Steven Waldman

Steven Waldman

Walter Cronkite and My Mother

cronkite and mom.jpg
This photo has been running in newspapers and on websites throughout the country along with stories about legendary anchorman Walter Cronkite. The caption says it’s Cronkite and someone named Sandra Nemser broadcasting the CBS radio show Answer Please in 1958.
The caption doesn’t say who Sandra Nemser is, but I know: that’s my mother. In fact, that photo is one that we had hanging on the living room wall when I was growing up.
Through all of our childhood, mom, who later became Sandra Waldman, was blasé about her association with Cronkite. “Oh it was very early in his career.”
But of course as kids, my brother and I thirsted for any bits of information mom could give us about Cronkite during those early radio days. What was he like? “Very professional, very smart, and extremely friendly and nice,” she recalled this weekend. The daily show ran on the CBS radio network at 6 pm (as best she can remember), answering reader questions about the news.
Though my mom lost touch with Cronkite over the years, they were colleagues at the time of her marriage to my father. Cronkite was the witness at their wedding. This led to some interesting family speculation about one arcane matter of Judaism. As I recall, when orthodox rabbis started exerting more control in Israel some time in the 1970s, they frowned upon marriages that didn’t follow proper Jewish procedures. Orthodox Rabbis were needed, and certainly the key witnesses to the wedding had to be Jewish.
We thought: what a fun test case we would make! Let’s take my parent’s Jewish wedding certificate to Israel and dare them to declare that it was invalid because the witness wasn’t Jewish — just go ahead and say that the Most Trusted Man in America wasn’t good enough for this marriage!
When I see this familiar photo, though, my stronger emotions are not about Cronkite but about my mother. We were always intensely proud that she was pioneering journalist at a time when few women were. Before CBS, she worked Associated Press, in Boston and at the United Nations. Though she eventually left that profession, she never stopped teaching me good journalism’s core values.
Mom, like Cronkite, practiced journalism in an era when commentators didn’t sniff at the notion of “objectivity.” Nowadays, some bloggers and advocacy journalists declare, “there’s no such thing as objectivity” and chide reporters who practice brainless evenhandedness. My sense is that most old timers had no illusions that objectivity was achievable in the purest sense but they believed that they had a moral obligation to aspire toward objectvity and fairness. That was just what mainstream journalism meant, and if you didn’t think it was important to try, you had no business being that kind of journalist.
Thank you mom, and Walter, for teaching me what great, classic journalism is.

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posted July 20, 2009 at 1:35 pm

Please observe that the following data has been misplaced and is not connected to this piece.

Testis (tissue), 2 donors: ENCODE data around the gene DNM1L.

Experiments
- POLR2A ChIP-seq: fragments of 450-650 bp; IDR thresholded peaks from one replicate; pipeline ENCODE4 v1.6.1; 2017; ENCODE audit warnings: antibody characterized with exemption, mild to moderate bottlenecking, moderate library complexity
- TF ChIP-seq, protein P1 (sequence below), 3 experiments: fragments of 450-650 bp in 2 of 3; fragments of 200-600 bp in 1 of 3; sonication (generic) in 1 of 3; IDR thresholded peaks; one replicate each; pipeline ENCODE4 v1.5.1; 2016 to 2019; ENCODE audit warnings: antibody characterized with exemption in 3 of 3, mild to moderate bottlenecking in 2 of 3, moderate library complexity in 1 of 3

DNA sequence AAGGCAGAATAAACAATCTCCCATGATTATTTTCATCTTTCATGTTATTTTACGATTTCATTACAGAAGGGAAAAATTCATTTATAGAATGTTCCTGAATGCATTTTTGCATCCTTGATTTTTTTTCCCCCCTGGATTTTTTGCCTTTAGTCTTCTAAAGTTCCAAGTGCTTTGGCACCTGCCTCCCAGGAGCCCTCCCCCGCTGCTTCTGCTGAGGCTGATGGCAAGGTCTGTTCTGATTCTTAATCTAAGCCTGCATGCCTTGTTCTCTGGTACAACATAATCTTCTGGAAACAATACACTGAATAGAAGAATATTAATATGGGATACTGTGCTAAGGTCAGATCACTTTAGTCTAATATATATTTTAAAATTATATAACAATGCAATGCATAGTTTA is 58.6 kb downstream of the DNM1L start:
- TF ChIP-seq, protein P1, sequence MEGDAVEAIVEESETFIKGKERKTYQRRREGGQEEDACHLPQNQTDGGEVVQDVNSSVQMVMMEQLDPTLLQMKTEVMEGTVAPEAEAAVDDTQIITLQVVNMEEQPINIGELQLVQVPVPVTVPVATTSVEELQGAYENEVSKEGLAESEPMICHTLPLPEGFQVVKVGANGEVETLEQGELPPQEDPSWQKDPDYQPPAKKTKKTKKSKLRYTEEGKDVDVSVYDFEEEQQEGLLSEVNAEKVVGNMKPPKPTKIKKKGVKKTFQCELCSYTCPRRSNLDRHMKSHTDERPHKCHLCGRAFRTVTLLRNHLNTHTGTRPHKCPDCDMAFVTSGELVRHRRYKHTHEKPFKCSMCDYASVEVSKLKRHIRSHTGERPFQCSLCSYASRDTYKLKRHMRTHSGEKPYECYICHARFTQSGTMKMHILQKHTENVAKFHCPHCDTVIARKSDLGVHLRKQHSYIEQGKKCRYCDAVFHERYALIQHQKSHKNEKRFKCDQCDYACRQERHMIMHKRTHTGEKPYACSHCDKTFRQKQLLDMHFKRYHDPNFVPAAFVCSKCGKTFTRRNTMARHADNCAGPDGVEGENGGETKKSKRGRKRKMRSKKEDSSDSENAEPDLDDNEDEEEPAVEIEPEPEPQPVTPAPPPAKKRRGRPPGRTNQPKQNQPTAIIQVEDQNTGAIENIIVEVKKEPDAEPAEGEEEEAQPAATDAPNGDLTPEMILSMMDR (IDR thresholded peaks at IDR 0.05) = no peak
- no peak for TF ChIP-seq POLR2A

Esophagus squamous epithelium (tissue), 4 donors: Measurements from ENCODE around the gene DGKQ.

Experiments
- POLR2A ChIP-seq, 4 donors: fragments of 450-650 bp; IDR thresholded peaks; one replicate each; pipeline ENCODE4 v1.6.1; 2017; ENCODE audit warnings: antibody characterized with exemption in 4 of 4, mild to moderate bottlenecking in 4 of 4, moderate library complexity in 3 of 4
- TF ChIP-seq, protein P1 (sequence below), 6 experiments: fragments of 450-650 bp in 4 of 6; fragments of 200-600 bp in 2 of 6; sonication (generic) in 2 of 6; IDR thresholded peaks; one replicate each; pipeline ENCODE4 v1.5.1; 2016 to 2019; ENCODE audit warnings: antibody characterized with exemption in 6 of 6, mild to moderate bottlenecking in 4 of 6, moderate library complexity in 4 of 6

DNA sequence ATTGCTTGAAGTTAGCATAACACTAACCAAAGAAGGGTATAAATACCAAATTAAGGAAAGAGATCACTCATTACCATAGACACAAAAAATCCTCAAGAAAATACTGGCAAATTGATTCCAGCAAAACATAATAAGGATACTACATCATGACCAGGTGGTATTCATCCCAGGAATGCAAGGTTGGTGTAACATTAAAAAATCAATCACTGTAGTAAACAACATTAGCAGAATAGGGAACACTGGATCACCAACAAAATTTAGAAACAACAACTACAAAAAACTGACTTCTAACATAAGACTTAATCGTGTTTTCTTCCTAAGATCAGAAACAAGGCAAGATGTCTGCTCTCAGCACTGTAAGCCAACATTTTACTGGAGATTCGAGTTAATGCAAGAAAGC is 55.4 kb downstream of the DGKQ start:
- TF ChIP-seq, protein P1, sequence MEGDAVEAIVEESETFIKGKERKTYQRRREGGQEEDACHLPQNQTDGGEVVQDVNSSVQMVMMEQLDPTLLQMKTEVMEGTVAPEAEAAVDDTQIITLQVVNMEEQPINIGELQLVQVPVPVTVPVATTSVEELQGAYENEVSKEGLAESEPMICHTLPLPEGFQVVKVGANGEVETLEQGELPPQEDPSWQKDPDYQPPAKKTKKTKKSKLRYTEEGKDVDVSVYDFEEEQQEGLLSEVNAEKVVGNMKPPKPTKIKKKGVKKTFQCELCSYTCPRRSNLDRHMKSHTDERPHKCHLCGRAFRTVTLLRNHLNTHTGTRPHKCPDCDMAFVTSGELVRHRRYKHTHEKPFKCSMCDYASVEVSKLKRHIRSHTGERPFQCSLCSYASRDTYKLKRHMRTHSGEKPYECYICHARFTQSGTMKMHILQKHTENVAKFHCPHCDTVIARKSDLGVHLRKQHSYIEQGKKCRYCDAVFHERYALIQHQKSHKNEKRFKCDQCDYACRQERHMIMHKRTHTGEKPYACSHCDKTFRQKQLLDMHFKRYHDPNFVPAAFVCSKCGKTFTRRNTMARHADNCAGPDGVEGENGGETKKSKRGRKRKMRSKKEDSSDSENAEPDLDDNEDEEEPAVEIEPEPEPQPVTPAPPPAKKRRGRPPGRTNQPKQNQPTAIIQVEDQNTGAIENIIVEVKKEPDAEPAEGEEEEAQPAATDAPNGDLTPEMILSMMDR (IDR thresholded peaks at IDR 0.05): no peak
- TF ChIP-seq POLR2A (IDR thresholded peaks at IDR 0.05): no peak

Everybody must be presumed to be Jewish, until proven otherwise. So Walter Cronkite is presumed to be Jewish!!

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posted July 23, 2009 at 3:50 pm

Steve–This is so cool! What a remarkable heritage for your family, and what an amazing mother you have. She looks a lot like you (or you like her).

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posted July 26, 2009 at 10:51 am

when i was little my dad made us sit together and watch walter on the news. thank u for today tomorrow and yesterday. when dad came back from vietnam he would watch him once, sometimes twice a day. now that they are both gone, i miss them so much. walter was a part of my life. thank u so much for life u gave me.

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AR Hogan

posted June 22, 2011 at 7:28 pm

An NYC taxicab driver, after offering a Jewish holiday greeting, once insisted to Walter Cronkite that the CBS News correspondent HAD to be Jewish, and would not be persuaded otherwise. Thank you for this nice anecdote.

I am a science joiurnalist–inspired by Mr. Cronkite as a young lad–on an extended health leave from a PhD program for which I am putting together a dissertation on TV space coverage, especially by CBS News. During my “down time,” I am among other things managing to assemble a detailed “broadcastography” of Mr. Cronkite for Prof. Douglas Brinkley’s forthcoming definitive biography book on Mr. Cronkite. I am wondering if you can supply any more details about “Answer, Please”–schedule of day(s) broadcast, length, when it debuted and ended, the program format, was it done live, and so on. It seems to have started circa late January 1958, from what I have learned. I presume it probably always originated from NYC. Did your Mother work for CBS News? Interestingly, a good many of the top people who worked with Mr. Cronkite at CBS News were/are Jewish–Joel Banow and Joan Richman, for examples.

I sent Prof. Brinkley a link to the photo and your related posting.

Shalom and mazeltov, AR Hogan, 301-277-7152

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Charlotte Siegel

posted December 21, 2011 at 8:48 am

Through the most circuitous, convoluted way, I found your blog entry.
Your mother and I were at NYU back in the early 50’s and both of us spent quite a lot of time on 3rd Floor South, which housed the offices of the NYU newspaper as well as those of various service organizations. I remember her as being brilliant, energetic, and very much a presence even in those early college years. I thoroughly enjoyed your article.

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